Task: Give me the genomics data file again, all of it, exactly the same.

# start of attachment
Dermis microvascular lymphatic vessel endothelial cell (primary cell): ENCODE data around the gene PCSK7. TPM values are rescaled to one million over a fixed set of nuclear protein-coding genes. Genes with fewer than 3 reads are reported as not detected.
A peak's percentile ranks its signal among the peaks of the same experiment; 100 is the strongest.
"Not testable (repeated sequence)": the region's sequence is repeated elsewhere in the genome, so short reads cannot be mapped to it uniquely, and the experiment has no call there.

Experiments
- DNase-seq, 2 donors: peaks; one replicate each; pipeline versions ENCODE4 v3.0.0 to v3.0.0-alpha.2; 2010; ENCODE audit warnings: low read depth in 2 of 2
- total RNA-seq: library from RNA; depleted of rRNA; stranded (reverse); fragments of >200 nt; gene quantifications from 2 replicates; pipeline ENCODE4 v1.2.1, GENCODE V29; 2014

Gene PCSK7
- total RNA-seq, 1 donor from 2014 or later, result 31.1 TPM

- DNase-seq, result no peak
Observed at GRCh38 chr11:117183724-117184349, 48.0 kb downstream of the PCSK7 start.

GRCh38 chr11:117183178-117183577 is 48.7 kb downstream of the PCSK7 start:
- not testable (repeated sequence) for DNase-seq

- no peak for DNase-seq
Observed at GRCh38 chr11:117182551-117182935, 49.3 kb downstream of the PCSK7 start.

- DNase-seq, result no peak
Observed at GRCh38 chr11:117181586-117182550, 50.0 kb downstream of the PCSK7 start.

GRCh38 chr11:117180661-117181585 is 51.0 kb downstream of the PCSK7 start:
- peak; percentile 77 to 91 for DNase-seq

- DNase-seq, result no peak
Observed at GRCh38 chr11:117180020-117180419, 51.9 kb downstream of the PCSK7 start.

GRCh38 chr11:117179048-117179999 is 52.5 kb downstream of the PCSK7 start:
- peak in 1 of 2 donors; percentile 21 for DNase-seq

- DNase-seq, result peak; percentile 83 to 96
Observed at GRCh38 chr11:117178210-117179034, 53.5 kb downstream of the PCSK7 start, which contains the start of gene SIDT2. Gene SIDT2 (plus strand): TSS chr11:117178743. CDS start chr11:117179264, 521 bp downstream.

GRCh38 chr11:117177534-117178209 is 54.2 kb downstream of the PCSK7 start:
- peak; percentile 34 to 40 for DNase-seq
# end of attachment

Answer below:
Dermis microvascular lymphatic vessel endothelial cell (primary cell): ENCODE data around the gene PCSK7. TPM values are rescaled to one million over a fixed set of nuclear protein-coding genes. Genes with fewer than 3 reads are reported as not detected.
A peak's percentile ranks its signal among the peaks of the same experiment; 100 is the strongest.
"Not testable (repeated sequence)": the region's sequence is repeated elsewhere in the genome, so short reads cannot be mapped to it uniquely, and the experiment has no call there.

Experiments
- DNase-seq, 2 donors: peaks; one replicate each; pipeline versions ENCODE4 v3.0.0 to v3.0.0-alpha.2; 2010; ENCODE audit warnings: low read depth in 2 of 2
- total RNA-seq: library from RNA; depleted of rRNA; stranded (reverse); fragments of >200 nt; gene quantifications from 2 replicates; pipeline ENCODE4 v1.2.1, GENCODE V29; 2014

Gene PCSK7
- total RNA-seq, 1 donor from 2014 or later, result 31.1 TPM

- DNase-seq, result no peak
Observed at GRCh38 chr11:117183724-117184349, 48.0 kb downstream of the PCSK7 start.

GRCh38 chr11:117183178-117183577 is 48.7 kb downstream of the PCSK7 start:
- not testable (repeated sequence) for DNase-seq

- no peak for DNase-seq
Observed at GRCh38 chr11:117182551-117182935, 49.3 kb downstream of the PCSK7 start.

- DNase-seq, result no peak
Observed at GRCh38 chr11:117181586-117182550, 50.0 kb downstream of the PCSK7 start.

GRCh38 chr11:117180661-117181585 is 51.0 kb downstream of the PCSK7 start:
- peak; percentile 77 to 91 for DNase-seq

- DNase-seq, result no peak
Observed at GRCh38 chr11:117180020-117180419, 51.9 kb downstream of the PCSK7 start.

GRCh38 chr11:117179048-117179999 is 52.5 kb downstream of the PCSK7 start:
- peak in 1 of 2 donors; percentile 21 for DNase-seq

- DNase-seq, result peak; percentile 83 to 96
Observed at GRCh38 chr11:117178210-117179034, 53.5 kb downstream of the PCSK7 start, which contains the start of gene SIDT2. Gene SIDT2 (plus strand): TSS chr11:117178743. CDS start chr11:117179264, 521 bp downstream.

GRCh38 chr11:117177534-117178209 is 54.2 kb downstream of the PCSK7 start:
- peak; percentile 34 to 40 for DNase-seq